When my grandmother was living, I spent hours in her kitchen trying to see how she made her trademark apple pie. I watched every step, took copious notes and tried to replicate what she did.
Recipes for my grandmother were an oral tradition. She never wrote them down, and those of us who wanted to learn were left to trying to find out what she did. Of course, we never quite could!
Project management is no different.
In my many years of managing projects, I have read books and articles and have reviewed project management courses. None really explained the intangibles that make good project managers great, so here are eight of those intangible ingredients I discovered:
How to dance with the stars when they don't want to dance. When many projects are underway at once, IT project managers compete for the services of the same people. Because these folks are technical gurus in short supply, they can develop big heads about it and become difficult to deal with in their own right.
I once needed the help of a transactional software guru on my project. This techie “star” was in demand on many projects, but since I was a rookie newbie PM, she put my project at the bottom of her list and wouldn't even return emails.
After several weeks went by, I realized my project deadlines were slipping. I made the decision to use a more junior but a very enthusiastic person. The project took longer, but we met deadline. The moral of the story? That cooperation and enthusiasm beat technical expertise if you have tech stars who hold your project back.
How to pull a project plug. Early in my career, I worked for an IT project manager who was afraid to tell the IT director that our project was behind schedule and failing. The project did fail and nearly everyone, including the IT director, lost their job. Great project managers never get themselves into situations like this. If they see a project start to fail, they immediately inform upper management. They keep management in the communications loop, and they have a “Plan B” ready to roll out if and when the project fails. The plug is pulled swiftly, and staff moves on to other work. A manager at Teradata told me this: “We launch many experimental projects that try out data algorithms, and we know that some will be breakthrough but that others will fail. As soon as we sniff failure, we pull the plug.”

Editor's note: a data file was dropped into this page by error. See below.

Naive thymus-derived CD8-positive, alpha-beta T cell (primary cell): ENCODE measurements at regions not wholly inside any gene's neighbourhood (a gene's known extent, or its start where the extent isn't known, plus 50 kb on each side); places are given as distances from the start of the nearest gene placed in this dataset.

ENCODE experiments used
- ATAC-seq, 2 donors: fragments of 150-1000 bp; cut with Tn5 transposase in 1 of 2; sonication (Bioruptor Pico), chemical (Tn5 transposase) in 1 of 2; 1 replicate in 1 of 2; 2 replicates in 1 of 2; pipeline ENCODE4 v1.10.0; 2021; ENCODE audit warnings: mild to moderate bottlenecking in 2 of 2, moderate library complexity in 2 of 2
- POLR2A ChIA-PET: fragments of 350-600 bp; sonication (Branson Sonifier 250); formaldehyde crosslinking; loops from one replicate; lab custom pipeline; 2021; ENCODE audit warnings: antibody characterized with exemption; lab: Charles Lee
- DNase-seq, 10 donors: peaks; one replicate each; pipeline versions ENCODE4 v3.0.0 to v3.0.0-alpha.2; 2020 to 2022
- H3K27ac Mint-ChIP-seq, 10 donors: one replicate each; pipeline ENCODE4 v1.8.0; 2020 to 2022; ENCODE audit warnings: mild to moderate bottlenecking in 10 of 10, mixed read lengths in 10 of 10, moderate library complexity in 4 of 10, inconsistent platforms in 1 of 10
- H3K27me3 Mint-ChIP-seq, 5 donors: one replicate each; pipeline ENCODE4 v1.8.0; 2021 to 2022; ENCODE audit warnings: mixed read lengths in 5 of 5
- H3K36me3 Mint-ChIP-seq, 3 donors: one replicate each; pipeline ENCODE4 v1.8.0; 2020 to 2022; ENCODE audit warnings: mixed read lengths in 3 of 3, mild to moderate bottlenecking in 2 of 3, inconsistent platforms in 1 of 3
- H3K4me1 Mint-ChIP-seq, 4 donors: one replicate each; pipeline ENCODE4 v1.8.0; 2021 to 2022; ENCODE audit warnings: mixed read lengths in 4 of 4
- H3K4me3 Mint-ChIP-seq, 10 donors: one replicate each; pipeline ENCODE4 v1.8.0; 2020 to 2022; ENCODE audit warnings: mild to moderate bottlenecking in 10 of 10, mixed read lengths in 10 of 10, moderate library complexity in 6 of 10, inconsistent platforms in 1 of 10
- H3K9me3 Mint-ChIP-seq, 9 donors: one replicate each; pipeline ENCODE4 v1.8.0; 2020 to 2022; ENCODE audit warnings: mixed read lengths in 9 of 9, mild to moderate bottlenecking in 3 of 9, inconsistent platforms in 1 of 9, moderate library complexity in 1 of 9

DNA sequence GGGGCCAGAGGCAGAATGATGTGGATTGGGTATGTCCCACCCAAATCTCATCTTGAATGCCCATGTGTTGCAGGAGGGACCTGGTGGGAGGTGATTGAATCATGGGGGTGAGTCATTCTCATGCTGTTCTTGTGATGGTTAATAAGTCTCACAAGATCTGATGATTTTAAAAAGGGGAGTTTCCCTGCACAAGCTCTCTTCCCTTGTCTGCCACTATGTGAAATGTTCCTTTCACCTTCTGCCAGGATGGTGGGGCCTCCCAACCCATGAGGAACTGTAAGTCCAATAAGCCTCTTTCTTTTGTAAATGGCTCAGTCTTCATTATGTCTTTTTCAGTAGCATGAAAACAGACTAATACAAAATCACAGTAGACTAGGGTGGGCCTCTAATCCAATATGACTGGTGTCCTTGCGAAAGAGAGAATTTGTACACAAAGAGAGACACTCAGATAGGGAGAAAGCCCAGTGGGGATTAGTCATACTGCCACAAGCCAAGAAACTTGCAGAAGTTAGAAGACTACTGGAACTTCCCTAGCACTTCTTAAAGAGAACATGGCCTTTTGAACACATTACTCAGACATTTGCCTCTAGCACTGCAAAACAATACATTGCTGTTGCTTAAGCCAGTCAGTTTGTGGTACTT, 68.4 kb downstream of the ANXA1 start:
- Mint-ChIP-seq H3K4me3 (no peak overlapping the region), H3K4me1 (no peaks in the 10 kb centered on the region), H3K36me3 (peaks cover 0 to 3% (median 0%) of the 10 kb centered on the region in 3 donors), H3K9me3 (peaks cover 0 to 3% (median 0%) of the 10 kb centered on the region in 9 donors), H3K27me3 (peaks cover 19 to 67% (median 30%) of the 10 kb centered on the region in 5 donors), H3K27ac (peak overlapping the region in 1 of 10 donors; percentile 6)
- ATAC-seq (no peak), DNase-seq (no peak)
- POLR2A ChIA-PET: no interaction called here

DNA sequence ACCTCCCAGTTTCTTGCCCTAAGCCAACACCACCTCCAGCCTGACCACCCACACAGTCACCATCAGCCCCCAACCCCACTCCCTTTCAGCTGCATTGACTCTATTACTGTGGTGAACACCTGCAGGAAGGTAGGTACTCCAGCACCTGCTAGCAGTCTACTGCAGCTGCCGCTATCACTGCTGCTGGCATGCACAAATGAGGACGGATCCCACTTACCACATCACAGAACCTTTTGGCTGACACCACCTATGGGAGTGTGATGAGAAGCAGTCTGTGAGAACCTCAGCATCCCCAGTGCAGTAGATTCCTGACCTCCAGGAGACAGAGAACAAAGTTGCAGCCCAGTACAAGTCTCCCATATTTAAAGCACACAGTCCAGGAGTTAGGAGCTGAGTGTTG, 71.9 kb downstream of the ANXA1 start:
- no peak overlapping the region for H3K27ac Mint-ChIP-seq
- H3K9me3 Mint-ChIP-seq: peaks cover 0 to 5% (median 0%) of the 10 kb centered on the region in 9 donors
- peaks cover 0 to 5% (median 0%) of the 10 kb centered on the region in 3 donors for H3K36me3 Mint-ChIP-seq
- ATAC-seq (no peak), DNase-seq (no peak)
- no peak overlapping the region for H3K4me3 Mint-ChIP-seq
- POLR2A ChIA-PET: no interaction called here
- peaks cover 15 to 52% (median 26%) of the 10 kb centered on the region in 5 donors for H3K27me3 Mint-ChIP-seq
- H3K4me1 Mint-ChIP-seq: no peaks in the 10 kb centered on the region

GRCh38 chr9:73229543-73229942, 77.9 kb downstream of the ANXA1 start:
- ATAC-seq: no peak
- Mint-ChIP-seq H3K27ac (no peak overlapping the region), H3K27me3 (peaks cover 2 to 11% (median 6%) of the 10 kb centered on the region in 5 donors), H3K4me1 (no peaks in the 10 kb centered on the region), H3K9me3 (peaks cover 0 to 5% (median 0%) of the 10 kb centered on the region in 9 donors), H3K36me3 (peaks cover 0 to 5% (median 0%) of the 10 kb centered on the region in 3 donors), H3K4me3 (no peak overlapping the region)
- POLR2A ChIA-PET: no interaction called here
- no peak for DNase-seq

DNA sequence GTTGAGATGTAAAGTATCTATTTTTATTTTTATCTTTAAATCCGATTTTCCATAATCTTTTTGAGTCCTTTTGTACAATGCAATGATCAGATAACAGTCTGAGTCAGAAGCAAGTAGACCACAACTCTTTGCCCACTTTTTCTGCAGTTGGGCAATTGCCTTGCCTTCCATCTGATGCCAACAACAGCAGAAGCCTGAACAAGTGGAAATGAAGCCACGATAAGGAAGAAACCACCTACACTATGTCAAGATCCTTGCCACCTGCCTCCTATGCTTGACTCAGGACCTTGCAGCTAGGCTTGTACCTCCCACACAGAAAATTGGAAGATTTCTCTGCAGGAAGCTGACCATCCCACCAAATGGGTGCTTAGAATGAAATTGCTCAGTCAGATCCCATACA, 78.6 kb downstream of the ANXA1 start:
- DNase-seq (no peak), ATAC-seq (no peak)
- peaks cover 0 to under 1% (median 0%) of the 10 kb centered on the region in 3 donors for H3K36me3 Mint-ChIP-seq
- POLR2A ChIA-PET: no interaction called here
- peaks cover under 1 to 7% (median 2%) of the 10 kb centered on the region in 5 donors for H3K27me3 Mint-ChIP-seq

How spouses and significant others can complicate projects. Many corporate HR departments insist that spouses and significant others work in different departments, and it’s not a bad policy in IT projects, either.
I once was assigned to a software project being led by a strong project manager with outstanding technical and communication skills. Then, the company decided to hire his wife, who also had great skills and capabilities. As luck and logistics would have it, the PM’s wife began working on our project. Before long, the two of them were actually competing with each other to establish who was most valuable on the project. Staff morale get impacted and the project nearly fell apart. The issue was resolved when the spouse was reassigned to another area. The lesson? Avoid using spouses and significant others on the same project, as these relationships and their dynamics can sometimes impede project work.
How to know a project is really going well. You're getting status reports from your staff that tell you everything in the project is on schedule, yet somehow there is this instinctive “sixth sense” that tells you something is wrong. Great project managers listen to that sixth sense. As soon as they sense something is wrong, they get out from behind their desks and into the trenches, whether it is spot-checking QA, looking at UI designs, or talking to DBAs and vendors. They never rest until their sixth sense warning signals deactivate.
How to know when your user support starts slipping. Great project managers make sure that their projects maintain enthusiastic levels of user support and participation. If they see that support start to wane, they act.